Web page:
Sipping Our Way to Sustainability

Words by: Andie Perez
Art by: Alyssa Maggio

Trendy water bottles are everywhere. From gym-goers lugging around their pastel Frank Greens, to outdoor enthusiasts with sticker-decorated Hydro Flasks. They promote an environmentalist lifestyle, too, as taking good care of your bottle can promote eco-friendly practices if you’re actively staying away from single-use plastics.

But, there’s a downside too. You might have looked up the prices for these glorified flasks and thought “what the fuck?” dismissing them as a trend that will soon be replaced. Or maybe you’ve never really outgrown your Smash-drink-bottle-circa-2007-phase.

Despite your inhibitions, there’s no doubt that these metal drink bottles have a fanbase. So, what makes these bottles so popular? Are they truly sustainable, or are users only concerned about the environment when it’s convenient?

I took a deep dive to find out.

Frank Green

Over the past year, Frank Green has sky-rocketed in popularity. Thanks to their co-branding with companies, and partnerships with influencers, Frank Green has hopped on the minimalist and ‘That Girl’ aesthetic and hasn’t left. As the bottles are so chic, they suit every occasion and you’re bound to exceed your daily recommended water intake in no time. See ya, dehydration! Next thing you know there’s some scuff marks on your bottle after buying your mini gold mine (yes, they’re not cheap). Don’t worry, just replace and recycle the bottle but keep the lid (so you’re somewhat sustainable). That’s if the plastic lid doesn’t break first from dropping it…

Is the company even really sustainable, when their only eco-friendly approach is replaceable parts and biodegradable materials? It sounds like users could be having a love–hate relationship with their beloved Frank Green.

Bo, ‘Frankly Disappointed’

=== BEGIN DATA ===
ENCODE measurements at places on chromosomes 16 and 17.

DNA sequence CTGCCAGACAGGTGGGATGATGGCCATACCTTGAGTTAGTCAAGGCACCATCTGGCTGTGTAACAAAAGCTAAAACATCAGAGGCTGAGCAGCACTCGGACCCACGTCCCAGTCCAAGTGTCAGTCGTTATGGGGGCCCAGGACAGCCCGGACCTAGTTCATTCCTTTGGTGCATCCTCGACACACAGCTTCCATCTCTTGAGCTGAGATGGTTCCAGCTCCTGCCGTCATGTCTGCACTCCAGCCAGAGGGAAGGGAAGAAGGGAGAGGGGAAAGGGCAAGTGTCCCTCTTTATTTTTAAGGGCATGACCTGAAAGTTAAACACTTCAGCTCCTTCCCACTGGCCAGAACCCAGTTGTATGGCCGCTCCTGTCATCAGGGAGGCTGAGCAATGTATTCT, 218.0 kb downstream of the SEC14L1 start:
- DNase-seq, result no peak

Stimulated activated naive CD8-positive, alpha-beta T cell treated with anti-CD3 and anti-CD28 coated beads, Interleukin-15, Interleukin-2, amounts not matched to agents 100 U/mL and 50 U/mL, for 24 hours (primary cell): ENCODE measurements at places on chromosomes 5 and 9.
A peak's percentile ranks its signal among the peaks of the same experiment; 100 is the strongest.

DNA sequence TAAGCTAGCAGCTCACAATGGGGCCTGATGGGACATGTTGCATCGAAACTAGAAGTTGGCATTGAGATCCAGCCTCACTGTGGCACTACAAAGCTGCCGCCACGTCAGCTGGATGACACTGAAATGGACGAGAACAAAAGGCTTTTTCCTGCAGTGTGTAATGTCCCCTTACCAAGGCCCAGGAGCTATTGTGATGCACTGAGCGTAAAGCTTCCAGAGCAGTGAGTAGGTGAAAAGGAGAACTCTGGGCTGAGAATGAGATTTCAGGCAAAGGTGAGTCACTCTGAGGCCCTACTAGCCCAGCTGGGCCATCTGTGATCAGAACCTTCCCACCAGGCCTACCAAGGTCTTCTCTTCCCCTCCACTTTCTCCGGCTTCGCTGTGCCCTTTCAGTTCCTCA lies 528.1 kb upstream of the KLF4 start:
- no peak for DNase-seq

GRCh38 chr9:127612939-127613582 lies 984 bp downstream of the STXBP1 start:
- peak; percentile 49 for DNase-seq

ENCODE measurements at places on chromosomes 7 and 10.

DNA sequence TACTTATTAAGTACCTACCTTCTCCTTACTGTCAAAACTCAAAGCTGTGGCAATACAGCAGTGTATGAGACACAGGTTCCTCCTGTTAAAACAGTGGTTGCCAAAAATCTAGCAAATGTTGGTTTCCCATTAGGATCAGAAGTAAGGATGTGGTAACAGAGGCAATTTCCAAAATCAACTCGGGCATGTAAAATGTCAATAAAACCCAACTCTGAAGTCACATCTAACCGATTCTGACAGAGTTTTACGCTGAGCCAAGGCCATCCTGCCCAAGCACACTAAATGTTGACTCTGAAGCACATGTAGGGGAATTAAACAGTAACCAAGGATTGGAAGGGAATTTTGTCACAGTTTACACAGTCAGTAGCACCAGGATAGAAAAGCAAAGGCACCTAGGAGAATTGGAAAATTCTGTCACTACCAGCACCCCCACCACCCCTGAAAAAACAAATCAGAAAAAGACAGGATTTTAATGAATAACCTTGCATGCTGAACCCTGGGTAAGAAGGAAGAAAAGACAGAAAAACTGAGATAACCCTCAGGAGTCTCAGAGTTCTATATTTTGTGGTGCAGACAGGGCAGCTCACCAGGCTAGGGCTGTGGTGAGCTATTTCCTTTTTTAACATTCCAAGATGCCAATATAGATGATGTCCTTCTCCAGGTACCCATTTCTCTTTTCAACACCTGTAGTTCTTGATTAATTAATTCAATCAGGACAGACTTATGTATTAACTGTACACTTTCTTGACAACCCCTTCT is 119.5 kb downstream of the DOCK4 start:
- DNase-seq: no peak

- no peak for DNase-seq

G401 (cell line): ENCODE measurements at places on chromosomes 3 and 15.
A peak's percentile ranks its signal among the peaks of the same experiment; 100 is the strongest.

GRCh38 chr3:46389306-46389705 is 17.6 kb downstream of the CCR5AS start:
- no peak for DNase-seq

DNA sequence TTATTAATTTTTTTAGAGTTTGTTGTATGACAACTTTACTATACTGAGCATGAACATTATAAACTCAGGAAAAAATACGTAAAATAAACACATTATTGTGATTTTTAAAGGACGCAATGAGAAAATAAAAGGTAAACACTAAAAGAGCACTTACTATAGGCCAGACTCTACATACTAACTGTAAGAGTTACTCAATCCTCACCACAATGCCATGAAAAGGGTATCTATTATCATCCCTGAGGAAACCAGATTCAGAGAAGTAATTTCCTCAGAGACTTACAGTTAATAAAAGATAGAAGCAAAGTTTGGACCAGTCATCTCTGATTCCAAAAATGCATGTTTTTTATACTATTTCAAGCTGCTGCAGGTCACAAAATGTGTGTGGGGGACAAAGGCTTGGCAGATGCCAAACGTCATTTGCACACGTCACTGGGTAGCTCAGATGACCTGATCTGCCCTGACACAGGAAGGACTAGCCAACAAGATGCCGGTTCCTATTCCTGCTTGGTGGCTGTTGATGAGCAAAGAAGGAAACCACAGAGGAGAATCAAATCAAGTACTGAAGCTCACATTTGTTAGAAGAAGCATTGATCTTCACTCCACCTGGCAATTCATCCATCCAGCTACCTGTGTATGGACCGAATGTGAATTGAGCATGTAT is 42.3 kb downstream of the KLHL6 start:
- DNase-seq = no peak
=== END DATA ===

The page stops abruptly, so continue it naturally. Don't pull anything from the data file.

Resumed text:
I was down in the dumps after buying my Frank Green bottle, to be honest. It just feels like it could get banged up pretty easily and it’s SUCH a pain to lug around. Honestly, I’d rather just grab a cheaper flask next time. Hydro Flask and Frank Green? Overrated and overpriced, if you ask me. They’re clunky and heavy as hell. I’m stuck with this ‘home’ bottle because I don’t wanna risk scratching it up even more, but it’s devastating because it cost me like a hundred bucks.

Hydro Flask

In 2019, Hydro Flask gained popularity through the ‘VSCO Girl’ trend, making it a status symbol that you could easily customise. It was almost like having a Hydro Flask made you part of the exclusive Cool People Club. Although owning one didn’t automatically make you an environmentalist, it did raise awareness about plastic pollution; specifically the Save the Turtles movement. The venn diagram of ‘Hydro Flask’ and ‘denting’ is pretty much a circle — which sucks for users that were initially iffy with the price.

But, the colourful bottles do have useful features like double wall vacuum insulation and a lifetime warranty. The company also engages in community and charitable initiatives, such as Parks for All. Not too shabby, Hydro Flask.

Satya, ‘Happy in Hydro’

My Hydro Flask is my go-to, but let’s be real, the price tag made me sob. But hey, it keeps my drinks frosty! The customer service is also next level—they sent me a new bottle when my old one lost its ability to keep cool after three years. As someone who’s prone to clumsiness, I used to misplace or damage my old bottles all the time, but I haven’t done that with my Hydro Flask (knock on wood!). I never thought I’d be making a difference in the world, but ever since I switched to my trusty bottle, I haven’t touched a plastic bottle since. Don’t knock it until you’ve tried it, folks.


YETI—born in Texas—is a cult classic for nature enthusiasts. The bottle also appeals to the lifestyle envious; those who wish they were out in the wild instead of staying stuck in a building. So, when you see that student donning Patagonia and Carhartt while sipping their YETI, what they want to say is “yeah, I may be studying engineering… but I’m really an outdoor junkie at heart”. As long as you don’t leave your YETI accidentally in the Monash Caulfield library, it could last for years. These bad boys are pretty durable, even surviving extreme situations like truck explosions that I’ve seen on Tiktok.

Some of the drawbacks are that they’re heavy and expensive. Not to mention, there are not a lot of customisation options. However, YETI produces a straightforward ESG report on its website, and seems like a brand that does their best for the environment.

Tim, ‘The Abominable Sipper’

“I was lured into the Yeti Rambler by its insulation properties and sturdy look. I can trust the bottle not to fail me when hiking or camping, but other than those rare instances, I don’t really use it. I rotate between BPA-free bottles that I have been using for years, because they’re lighter and do exactly what I need them to — carry water. In my opinion, sustainable water bottles are just like any other bottle — they just come with a tacit promise that their owner cares about the environment.”

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